Lone workers are people who work by themselves in the workplace or local community with limited or no way to talk to other people. Working alone is legal in most cases and a necessity in some industries, particularly for employees who travel to remote or isolated areas. Working alone can be dangerous and employers have a duty under the Health and Safety at Work Act 2015 to reduce the associated risks.
Each industry and organisation have their own definition of lone workers. Some people may work alone for a few hours or several days a week. Some workers may be in close proximity to other workers (but still cannot access them easily) or possibly miles away from a central office.
Despite the range of circumstances that fall under working alone, people are generally considered to be lone workers if they:
Under the Health and Safety at Work Act 2015, employers are legally obliged to identify and eliminate any risk to employee wellbeing so far as is ‘reasonable practical.’ Failure to comply to the Act can result in harsh penalties.
Lone workers face different kinds of risks compared to those who work in the company of others. From personal injury and illness to violent confrontations, these risks are also amplified in situations where workers are left to their own devices. Employers who manage lone workers must pay particular attention to these different risks, and manage them accordingly. Common risks of working alone include:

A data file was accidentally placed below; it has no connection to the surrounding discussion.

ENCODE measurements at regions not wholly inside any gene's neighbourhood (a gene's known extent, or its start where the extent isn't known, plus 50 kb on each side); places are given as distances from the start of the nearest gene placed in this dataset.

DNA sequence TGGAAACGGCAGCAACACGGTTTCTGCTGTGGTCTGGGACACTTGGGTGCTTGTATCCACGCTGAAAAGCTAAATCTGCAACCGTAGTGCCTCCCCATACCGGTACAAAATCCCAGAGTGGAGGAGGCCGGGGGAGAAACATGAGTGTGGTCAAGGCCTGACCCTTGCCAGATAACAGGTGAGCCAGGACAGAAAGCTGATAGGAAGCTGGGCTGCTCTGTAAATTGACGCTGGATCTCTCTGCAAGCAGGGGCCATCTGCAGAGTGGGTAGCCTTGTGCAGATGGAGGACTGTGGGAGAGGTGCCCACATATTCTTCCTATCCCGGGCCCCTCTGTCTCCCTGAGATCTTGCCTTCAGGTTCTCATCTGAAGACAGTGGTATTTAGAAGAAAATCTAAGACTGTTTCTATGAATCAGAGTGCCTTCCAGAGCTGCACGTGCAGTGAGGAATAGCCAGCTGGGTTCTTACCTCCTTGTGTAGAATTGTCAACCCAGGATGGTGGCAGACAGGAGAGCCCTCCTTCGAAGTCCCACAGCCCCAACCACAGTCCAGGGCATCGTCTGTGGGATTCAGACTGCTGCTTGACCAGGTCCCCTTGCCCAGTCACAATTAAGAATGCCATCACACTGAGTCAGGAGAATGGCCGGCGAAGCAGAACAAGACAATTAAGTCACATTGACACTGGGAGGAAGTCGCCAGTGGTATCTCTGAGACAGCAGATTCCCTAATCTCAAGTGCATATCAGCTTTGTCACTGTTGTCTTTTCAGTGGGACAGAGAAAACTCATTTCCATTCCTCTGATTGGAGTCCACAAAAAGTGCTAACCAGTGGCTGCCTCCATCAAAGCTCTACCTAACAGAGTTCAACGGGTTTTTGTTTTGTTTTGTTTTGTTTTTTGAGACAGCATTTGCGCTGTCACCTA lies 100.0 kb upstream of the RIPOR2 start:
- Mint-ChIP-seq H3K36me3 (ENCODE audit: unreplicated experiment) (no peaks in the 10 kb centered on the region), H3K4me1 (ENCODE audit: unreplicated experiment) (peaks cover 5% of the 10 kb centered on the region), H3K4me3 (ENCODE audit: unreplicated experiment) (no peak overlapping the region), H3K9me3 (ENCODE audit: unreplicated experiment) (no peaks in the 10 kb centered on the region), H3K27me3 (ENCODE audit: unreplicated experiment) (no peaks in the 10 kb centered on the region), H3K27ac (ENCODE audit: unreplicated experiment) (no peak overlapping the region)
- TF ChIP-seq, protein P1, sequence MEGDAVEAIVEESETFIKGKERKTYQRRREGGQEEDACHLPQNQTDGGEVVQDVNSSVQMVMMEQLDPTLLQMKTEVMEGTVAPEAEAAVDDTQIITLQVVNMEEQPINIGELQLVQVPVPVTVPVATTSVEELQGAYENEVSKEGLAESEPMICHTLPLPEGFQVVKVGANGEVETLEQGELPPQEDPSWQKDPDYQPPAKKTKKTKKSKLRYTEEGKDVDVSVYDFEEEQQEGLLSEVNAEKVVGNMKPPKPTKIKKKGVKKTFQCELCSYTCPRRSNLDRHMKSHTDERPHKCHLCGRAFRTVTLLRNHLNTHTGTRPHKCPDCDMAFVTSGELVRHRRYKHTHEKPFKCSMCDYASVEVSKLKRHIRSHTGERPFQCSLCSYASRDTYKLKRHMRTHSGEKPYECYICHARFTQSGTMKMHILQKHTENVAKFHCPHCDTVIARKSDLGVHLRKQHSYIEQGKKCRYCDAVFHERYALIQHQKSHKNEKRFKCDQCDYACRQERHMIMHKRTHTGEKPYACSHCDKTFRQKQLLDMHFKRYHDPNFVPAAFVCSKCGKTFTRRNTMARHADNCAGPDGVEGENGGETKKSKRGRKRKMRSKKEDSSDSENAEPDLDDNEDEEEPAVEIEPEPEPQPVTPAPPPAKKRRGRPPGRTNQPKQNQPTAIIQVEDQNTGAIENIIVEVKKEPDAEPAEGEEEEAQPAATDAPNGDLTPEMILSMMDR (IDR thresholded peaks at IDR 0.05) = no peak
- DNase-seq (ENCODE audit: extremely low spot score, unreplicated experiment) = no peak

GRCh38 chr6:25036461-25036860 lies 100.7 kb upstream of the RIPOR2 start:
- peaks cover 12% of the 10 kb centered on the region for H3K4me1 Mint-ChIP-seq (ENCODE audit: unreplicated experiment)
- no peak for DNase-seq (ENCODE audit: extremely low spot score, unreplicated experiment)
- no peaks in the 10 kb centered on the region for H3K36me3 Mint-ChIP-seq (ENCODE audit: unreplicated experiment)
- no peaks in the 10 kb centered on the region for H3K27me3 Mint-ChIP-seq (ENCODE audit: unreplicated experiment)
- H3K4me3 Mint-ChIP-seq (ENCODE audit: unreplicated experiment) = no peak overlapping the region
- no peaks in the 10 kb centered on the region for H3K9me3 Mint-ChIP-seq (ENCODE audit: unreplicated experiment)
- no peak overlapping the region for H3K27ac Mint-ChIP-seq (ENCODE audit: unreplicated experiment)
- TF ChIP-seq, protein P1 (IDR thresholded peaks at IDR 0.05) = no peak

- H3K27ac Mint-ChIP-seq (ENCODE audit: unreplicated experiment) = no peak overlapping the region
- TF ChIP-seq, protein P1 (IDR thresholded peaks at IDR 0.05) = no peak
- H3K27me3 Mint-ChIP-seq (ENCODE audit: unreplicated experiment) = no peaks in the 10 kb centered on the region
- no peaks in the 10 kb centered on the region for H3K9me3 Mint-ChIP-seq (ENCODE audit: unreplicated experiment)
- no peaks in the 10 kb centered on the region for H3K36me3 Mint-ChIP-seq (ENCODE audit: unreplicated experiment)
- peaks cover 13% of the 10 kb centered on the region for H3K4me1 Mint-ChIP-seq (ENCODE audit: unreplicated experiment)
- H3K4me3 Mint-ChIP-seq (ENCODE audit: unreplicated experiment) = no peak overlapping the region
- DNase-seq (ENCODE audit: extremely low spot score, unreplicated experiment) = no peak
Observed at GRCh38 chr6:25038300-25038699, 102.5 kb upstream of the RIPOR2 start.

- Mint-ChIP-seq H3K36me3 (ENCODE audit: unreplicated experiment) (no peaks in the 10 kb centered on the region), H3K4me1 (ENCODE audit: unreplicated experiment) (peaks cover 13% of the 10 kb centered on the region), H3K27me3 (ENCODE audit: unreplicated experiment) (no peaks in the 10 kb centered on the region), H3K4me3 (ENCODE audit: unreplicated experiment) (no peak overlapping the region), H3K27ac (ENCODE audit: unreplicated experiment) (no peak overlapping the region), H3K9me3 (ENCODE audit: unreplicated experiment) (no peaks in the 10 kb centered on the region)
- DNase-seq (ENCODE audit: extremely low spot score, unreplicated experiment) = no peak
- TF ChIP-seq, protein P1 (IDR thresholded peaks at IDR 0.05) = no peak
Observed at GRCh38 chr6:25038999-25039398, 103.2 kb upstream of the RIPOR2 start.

By identifying the specific risks of working alone, employers can use their tools and resources to control risks related to the job. Employers should consult workers along with health and safety representatives or a workplace specialist to find out the risks and create a strategy to minimise those risks.
The following safety measures are commonly used to reduce the risks of working alone:
The purpose of a lone working policy is to address and manage the risks of working alone. Each organisation has their own risks and the policy should reflect the individual needs of lone workers.
A lone working policy should include:
For advice on how to manage working alone in the workplace, or for information on how to assess your workplace for risk, contact Employsure on 0800 675 700.